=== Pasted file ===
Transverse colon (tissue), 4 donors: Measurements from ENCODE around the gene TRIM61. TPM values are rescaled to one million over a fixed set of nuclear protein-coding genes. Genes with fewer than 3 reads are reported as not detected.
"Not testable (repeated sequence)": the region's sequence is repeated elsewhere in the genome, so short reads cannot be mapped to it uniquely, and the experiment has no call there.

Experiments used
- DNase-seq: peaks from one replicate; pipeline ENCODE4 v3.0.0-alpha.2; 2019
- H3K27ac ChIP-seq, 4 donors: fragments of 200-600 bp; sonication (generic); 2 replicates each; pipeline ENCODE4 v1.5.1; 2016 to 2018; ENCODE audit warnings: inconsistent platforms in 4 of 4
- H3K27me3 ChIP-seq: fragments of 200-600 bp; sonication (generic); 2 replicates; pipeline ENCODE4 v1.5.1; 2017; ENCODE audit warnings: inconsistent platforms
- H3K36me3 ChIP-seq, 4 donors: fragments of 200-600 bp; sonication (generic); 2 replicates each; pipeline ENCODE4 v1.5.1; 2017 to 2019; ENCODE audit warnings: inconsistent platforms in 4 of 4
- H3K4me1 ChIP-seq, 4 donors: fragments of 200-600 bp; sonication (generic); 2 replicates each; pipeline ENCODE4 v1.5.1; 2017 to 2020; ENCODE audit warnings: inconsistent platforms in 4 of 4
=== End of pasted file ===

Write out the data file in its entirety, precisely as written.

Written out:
Transverse colon (tissue), 4 donors: Measurements from ENCODE around the gene TRIM61. TPM values are rescaled to one million over a fixed set of nuclear protein-coding genes. Genes with fewer than 3 reads are reported as not detected.
"Not testable (repeated sequence)": the region's sequence is repeated elsewhere in the genome, so short reads cannot be mapped to it uniquely, and the experiment has no call there.

Experiments used
- DNase-seq: peaks from one replicate; pipeline ENCODE4 v3.0.0-alpha.2; 2019
- H3K27ac ChIP-seq, 4 donors: fragments of 200-600 bp; sonication (generic); 2 replicates each; pipeline ENCODE4 v1.5.1; 2016 to 2018; ENCODE audit warnings: inconsistent platforms in 4 of 4
- H3K27me3 ChIP-seq: fragments of 200-600 bp; sonication (generic); 2 replicates; pipeline ENCODE4 v1.5.1; 2017; ENCODE audit warnings: inconsistent platforms
- H3K36me3 ChIP-seq, 4 donors: fragments of 200-600 bp; sonication (generic); 2 replicates each; pipeline ENCODE4 v1.5.1; 2017 to 2019; ENCODE audit warnings: inconsistent platforms in 4 of 4
- H3K4me1 ChIP-seq, 4 donors: fragments of 200-600 bp; sonication (generic); 2 replicates each; pipeline ENCODE4 v1.5.1; 2017 to 2020; ENCODE audit warnings: inconsistent platforms in 4 of 4